JONESBORO – Students, faculty and high school guests are invited to attend the 13th annual Constitution Day, Friday, Sept. 15, at Arkansas State University. Constitution Day is hosted by the College of Liberal Arts and Communication and the Department of Political Science.
All activities are held in the Carl R. Reng Student Union with the plenary session beginning at 9:30 a.m. in Centennial Hall on the third floor. Dr. Carl Cates, dean of the College of Liberal Arts and Communication, and Dr. William McLean, chair of the Department of Political Science, will extend welcome messages to all attendees. Dr. Dale Miller, professor of music and director of choral activities, will present the A-State Choir.
Constitution Day activities include panel discussions and focus groups at 10-10:50 a.m., 11-11:50 a.m. and 1-1:50 p.m., with each session repeated.
“The Presidency and Communication” gets underway in the Student Union Auditorium. This panel examines several aspects of presidential communication, including historical perspectives, the media’s evolving role in covering presidents, and the increasing use of social media and its impact on social movements, elections and society.
“Constitution Jeopardy” follows in the Pine Tree Room. This session is a fun and interactive assessment of what citizens know, or don’t know, about U.S. government and the Constitution. It is conducted in the Jeopardy game show format, allowing students to compete for prizes.
The role of the president in foreign affairs, as well as limits on his authority, has spawned a great deal of debate. “The Role of the President in Foreign Policy, International Relations and Immigration” will cover the president’s historically increasing influence in each of the three areas and examine the constitutionality of this expanding role. This focus group is in the Spring River Room.
The A-State Moot Court team will present oral arguments in the case of “William DeNolf vs. State of Olympus” in the Mockingbird Room. In an effort to crack down on crime in Olympus, scientists and crime scene investigators teamed up to develop new diagnostic technology that will aid law enforcement officials during investigations.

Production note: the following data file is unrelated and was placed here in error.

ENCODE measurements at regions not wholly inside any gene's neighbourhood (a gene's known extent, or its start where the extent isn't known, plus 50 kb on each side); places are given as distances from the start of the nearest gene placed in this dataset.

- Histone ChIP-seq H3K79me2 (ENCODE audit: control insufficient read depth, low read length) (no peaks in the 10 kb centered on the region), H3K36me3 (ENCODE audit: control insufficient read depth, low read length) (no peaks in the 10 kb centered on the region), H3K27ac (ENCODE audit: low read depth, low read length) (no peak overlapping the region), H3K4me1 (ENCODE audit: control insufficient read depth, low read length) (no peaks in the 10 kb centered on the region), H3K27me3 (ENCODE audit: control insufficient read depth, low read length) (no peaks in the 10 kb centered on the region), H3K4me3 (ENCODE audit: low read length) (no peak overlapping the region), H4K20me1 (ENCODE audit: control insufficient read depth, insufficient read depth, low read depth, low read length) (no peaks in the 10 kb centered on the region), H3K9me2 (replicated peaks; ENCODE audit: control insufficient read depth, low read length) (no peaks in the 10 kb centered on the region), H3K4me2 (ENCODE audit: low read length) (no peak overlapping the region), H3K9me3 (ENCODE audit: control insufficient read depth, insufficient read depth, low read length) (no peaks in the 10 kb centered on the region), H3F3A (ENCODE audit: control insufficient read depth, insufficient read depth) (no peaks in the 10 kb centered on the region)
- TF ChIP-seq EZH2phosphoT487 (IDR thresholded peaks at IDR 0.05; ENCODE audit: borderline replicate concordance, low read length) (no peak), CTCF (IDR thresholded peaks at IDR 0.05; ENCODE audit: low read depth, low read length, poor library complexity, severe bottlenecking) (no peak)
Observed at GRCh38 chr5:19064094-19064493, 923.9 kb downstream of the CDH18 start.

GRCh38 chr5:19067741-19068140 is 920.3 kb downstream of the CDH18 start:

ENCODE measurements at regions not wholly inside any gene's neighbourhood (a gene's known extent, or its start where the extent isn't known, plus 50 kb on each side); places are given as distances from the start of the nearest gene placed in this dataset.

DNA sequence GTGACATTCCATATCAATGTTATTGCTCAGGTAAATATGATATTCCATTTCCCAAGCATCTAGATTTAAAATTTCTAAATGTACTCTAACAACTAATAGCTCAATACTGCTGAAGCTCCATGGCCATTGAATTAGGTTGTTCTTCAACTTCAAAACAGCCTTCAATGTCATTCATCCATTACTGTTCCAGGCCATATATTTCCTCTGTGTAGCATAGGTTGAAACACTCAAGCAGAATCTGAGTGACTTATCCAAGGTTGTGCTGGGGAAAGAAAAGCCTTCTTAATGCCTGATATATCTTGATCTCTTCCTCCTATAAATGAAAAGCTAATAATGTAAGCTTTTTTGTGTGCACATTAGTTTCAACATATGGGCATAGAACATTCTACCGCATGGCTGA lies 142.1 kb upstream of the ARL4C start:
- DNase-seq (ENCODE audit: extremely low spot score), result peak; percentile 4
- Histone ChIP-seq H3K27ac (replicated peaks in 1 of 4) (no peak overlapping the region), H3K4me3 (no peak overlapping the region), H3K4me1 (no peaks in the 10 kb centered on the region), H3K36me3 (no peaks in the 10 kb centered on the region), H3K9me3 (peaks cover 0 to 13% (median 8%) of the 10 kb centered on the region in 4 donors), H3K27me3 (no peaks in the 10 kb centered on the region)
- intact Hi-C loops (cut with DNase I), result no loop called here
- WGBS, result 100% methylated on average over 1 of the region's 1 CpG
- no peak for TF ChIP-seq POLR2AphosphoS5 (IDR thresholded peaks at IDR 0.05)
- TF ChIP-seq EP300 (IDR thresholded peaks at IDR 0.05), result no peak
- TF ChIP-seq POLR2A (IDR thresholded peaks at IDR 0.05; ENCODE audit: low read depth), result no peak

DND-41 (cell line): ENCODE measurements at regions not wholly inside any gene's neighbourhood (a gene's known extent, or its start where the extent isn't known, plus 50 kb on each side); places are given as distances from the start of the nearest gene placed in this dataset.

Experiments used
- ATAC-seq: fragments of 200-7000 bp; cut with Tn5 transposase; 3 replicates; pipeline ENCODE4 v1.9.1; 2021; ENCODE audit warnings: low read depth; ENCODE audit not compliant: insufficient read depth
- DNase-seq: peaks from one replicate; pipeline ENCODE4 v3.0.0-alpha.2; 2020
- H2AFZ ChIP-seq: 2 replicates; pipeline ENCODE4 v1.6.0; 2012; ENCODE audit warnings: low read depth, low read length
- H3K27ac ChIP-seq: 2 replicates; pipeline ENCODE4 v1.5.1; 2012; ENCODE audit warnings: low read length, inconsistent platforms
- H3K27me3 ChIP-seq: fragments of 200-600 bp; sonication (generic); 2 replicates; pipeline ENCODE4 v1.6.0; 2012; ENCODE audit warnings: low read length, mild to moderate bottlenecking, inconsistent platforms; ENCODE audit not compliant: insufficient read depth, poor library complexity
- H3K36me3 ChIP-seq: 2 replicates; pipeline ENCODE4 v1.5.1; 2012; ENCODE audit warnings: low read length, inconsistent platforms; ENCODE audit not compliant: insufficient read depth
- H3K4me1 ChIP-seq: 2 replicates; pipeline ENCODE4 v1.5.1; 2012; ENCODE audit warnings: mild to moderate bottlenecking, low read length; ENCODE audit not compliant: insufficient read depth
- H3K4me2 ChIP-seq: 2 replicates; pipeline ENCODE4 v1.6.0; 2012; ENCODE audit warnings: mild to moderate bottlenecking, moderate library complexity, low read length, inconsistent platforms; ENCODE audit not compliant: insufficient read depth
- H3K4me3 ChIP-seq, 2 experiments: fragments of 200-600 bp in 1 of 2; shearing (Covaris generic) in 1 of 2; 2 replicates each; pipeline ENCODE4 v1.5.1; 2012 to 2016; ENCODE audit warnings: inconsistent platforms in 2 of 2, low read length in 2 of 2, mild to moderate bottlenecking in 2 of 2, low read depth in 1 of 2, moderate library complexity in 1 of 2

The Functional Brain Mapping Exam (FBME) is a brain-mapping test that allows investigators to determine whether a suspect has memory of being at the scene of a crime. In essence, certain areas of the brain will “light up” during an FBME exam if the subject has memories of being at a crime scene when shown pictures of it.
Oral arguments will be presented on: (1) whether the FBME conducted by the State of Olympus facially violates the right against self-incrimination protected by the Fifth Amendment as applied to the states through the due process clause of the 14th Amendment, and (2) whether the sentence of solitary confinement, as applied to the petitioner, violates the cruel and unusual punishment clause of the Eighth Amendment as applied to the states through the due process clause of the 14th Amendment.
The 2017 Constitution Day commemorates the 230th anniversary of the signing of the U.S. Constitution by 39 men on Sept. 17, 1787. For more information regarding A-State’s Constitution Day, call (870) 972-3973 or (870) 972-2104.
# # #
This and other news releases also available at: AState.edu/news